These might be investments such as:
- TIPS (treasury inflation-protected securities)
- Precious metals (gold and silver)
- Real estate purchased through REITs (real estate investment trusts)
Even cryptocurrencies, the relatively new kid on the block, are being considered as a potential place to store cash and combat inflation.
This is because, unlike government-backed currencies, the creation of most cryptos is fixed to a limited amount of supply. As the supply approaches its limit, the price should increase to reflect the change in demand.
Follow the 4 Percent Rule
If you were already planning on following the 4 Percent Rule for your retirement, then I have good news: It already accounts for inflation-adjusted withdrawals.
One of the biggest misconceptions about the 4 Percent Rule is that you’re not always taking out the same “4 percent” per year of your starting portfolio. You’re actually withdrawing 4 percent plus a small increase for inflation. That’s how it was tested when Mr. Bengen ran his study back in 1994.
For example, let’s say you’ve got a nest egg of $1 million dollars. That means:
- The first year you could withdraw $40,000
- The second year, you could add 3 percent and withdraw $41,200
- In the third year, you could add another 3 percent and withdraw $42,436
- In the fourth year, you could add another 3 percent and withdraw $43,709
- And so on …
To further bolster this point, have a look at another study that was done 4 years after Bengen proposed the 4 Percent Rule. Known as the Trinity Study, a group of academics conducted a similar experiment on retirement withdrawal rates.
However, they considered both nominal (non-inflation adjusted) and real (inflation-adjusted) dollars. Here’s what they found:
- A retiree with a 50/50 stock and bond portfolio would have a 100 percent success rate of not running out of money for at least 30 years while making 7 percent non-inflation adjusted withdrawals. Using our earlier example, this would mean always taking out $40,000 every year and never increasing.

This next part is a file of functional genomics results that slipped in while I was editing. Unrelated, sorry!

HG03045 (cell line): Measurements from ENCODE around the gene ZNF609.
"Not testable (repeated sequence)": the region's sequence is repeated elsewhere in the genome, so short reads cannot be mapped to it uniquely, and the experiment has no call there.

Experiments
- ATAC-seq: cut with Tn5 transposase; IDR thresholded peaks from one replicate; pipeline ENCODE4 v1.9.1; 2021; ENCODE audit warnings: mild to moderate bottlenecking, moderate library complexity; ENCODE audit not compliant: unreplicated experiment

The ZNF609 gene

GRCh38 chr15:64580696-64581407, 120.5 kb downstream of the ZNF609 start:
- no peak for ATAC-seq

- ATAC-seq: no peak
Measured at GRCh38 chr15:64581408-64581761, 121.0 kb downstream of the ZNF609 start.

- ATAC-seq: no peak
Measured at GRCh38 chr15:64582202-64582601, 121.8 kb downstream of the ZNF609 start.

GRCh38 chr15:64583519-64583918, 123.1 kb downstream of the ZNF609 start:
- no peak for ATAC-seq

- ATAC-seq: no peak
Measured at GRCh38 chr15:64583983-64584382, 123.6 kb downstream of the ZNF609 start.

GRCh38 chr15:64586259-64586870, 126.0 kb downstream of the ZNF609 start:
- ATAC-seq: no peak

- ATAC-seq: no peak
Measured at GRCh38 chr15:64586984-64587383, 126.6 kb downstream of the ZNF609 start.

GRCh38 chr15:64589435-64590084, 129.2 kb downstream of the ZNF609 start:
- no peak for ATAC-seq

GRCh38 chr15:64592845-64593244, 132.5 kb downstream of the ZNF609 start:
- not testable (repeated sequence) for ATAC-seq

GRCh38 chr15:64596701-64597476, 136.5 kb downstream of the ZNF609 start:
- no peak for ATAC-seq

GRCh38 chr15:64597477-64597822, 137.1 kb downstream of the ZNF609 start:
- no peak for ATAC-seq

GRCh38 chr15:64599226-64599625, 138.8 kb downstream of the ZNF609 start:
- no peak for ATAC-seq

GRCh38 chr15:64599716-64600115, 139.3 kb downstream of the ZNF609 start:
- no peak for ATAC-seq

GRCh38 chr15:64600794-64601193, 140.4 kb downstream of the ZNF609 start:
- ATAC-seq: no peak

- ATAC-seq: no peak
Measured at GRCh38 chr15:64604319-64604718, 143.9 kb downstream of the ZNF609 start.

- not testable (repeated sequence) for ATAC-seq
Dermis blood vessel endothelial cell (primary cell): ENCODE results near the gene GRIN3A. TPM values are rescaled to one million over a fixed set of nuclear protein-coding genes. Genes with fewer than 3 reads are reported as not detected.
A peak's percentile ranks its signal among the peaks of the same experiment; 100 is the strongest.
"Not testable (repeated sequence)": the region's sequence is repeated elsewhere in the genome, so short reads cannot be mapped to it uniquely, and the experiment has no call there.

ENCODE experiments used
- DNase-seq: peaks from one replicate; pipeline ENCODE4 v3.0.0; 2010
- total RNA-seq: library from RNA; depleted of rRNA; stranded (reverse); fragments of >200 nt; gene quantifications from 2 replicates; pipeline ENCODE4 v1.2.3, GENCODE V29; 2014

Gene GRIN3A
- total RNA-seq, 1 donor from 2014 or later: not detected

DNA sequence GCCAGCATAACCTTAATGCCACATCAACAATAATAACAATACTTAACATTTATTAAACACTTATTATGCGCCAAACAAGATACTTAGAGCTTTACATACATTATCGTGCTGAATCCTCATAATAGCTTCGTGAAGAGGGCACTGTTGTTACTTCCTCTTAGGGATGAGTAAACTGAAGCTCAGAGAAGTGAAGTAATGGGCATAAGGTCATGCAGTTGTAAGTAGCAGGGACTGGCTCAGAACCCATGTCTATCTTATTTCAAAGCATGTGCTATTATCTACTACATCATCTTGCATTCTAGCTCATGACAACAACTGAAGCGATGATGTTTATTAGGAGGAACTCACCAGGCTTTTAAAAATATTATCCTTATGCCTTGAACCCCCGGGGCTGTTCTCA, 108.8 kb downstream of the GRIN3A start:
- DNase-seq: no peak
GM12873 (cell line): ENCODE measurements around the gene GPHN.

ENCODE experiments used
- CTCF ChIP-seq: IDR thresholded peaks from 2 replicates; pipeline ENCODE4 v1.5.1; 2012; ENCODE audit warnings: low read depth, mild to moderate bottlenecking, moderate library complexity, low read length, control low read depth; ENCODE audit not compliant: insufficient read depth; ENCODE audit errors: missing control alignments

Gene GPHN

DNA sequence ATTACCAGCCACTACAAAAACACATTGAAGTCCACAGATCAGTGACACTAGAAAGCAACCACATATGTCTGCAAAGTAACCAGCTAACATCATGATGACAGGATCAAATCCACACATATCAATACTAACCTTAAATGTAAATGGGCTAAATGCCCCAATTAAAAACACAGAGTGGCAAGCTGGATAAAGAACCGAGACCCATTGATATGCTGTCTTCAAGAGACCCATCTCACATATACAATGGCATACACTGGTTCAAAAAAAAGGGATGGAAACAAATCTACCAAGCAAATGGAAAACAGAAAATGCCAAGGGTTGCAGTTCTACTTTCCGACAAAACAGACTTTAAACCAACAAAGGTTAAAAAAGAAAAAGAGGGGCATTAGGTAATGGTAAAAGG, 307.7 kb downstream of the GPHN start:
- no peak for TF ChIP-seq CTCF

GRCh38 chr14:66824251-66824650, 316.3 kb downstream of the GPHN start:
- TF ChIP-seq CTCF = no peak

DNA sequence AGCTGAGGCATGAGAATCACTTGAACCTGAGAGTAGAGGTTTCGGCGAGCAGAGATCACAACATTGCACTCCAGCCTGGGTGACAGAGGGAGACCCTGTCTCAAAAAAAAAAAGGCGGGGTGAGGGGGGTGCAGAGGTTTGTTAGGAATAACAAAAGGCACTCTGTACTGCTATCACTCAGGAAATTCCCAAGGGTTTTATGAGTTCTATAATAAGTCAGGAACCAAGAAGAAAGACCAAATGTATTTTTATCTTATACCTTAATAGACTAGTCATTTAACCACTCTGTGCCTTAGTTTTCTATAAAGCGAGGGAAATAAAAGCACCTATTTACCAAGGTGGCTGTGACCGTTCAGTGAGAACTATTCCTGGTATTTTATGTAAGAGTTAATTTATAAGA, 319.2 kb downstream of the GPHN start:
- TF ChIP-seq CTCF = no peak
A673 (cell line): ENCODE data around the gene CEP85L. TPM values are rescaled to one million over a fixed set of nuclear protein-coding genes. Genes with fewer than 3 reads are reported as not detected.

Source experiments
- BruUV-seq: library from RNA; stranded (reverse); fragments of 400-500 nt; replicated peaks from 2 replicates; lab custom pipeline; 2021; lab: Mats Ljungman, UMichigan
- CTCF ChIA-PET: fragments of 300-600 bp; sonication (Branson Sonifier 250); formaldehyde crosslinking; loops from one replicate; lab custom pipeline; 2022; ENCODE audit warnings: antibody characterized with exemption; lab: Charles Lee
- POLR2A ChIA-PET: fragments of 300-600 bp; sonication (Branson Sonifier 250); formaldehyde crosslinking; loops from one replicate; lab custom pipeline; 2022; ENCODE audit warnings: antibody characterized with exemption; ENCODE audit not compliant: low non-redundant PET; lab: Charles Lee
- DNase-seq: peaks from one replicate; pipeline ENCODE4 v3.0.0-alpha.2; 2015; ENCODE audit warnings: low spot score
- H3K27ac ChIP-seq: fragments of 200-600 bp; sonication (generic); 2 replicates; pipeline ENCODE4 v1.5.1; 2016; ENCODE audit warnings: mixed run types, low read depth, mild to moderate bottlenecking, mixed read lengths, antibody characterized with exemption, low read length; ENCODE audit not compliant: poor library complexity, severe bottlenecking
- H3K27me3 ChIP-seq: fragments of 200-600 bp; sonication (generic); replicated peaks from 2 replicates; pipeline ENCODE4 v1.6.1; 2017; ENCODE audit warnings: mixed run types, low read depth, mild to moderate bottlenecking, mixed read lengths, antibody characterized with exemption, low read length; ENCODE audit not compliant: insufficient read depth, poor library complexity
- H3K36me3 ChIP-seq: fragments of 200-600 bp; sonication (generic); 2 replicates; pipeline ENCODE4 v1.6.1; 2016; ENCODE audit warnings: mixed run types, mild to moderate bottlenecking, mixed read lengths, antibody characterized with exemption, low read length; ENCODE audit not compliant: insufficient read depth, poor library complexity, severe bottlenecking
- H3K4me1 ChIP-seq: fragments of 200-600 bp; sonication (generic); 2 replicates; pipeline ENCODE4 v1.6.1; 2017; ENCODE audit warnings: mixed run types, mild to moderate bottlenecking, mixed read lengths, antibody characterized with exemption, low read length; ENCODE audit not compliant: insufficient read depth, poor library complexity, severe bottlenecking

- The same retiree would have a 95 percent success rate of not running out of money for at least 30 years while making 4 percent inflation-adjusted withdrawals. Using our earlier example, going from $40,000 to $41,200 and so on.
This is very helpful to know because it means inflation adjustments give us some wiggle room when it comes to our withdrawals.
For instance, if you retire and inflation was relatively low for that year, then there’s nothing that says you have to increase your withdrawals the following year. You could take the same withdrawal amount the next year and effectively “bank” the extra money that was meant for inflation by keeping it in your nest egg.
In the most extreme scenario (never adjusting for inflation at all), we know that this would work up to a 7 percent withdrawal rate.
Though no one would ever suggest you go that high, it should give you confidence that the more times you skip inflation adjustments the more robust your nest egg will be against the test of time.
The Bottom Line
Inflation is a constant threat to the value of your money. The more it goes up, the more things cost, and the less purchasing power your life savings will have.
2021 has been a difficult year for inflation. CPI has already risen 45 percent for used cars/trucks and gasoline. This is mostly due to the COVID-19 pandemic creating a surge in demand, low supply, and the injection of nearly $4 trillion by the government.
When it comes to retirement planning, inflation can be a big threat to the security of your nest egg. Though Social Security payments will be increased by COLA, your retirement savings will not unless you plan in advance.
The best way to do this is to not ignore inflation and include it in your retirement plan. Avoid taxes, invest for long-term growth, and consider how alternative assets or fixed expenses might be of assistance.
Also, remember that the 4 Percent Rule may already provide you with some cushion when it comes to inflation-adjusted withdrawals within your retirement plan.
No one can avoid inflation. But we can certainly overcome it if we plan and prepare. I feel confident in knowing that as I use these tips to make my nest egg as efficient as possible, I’ll be ready for whatever my expenses may be in the future.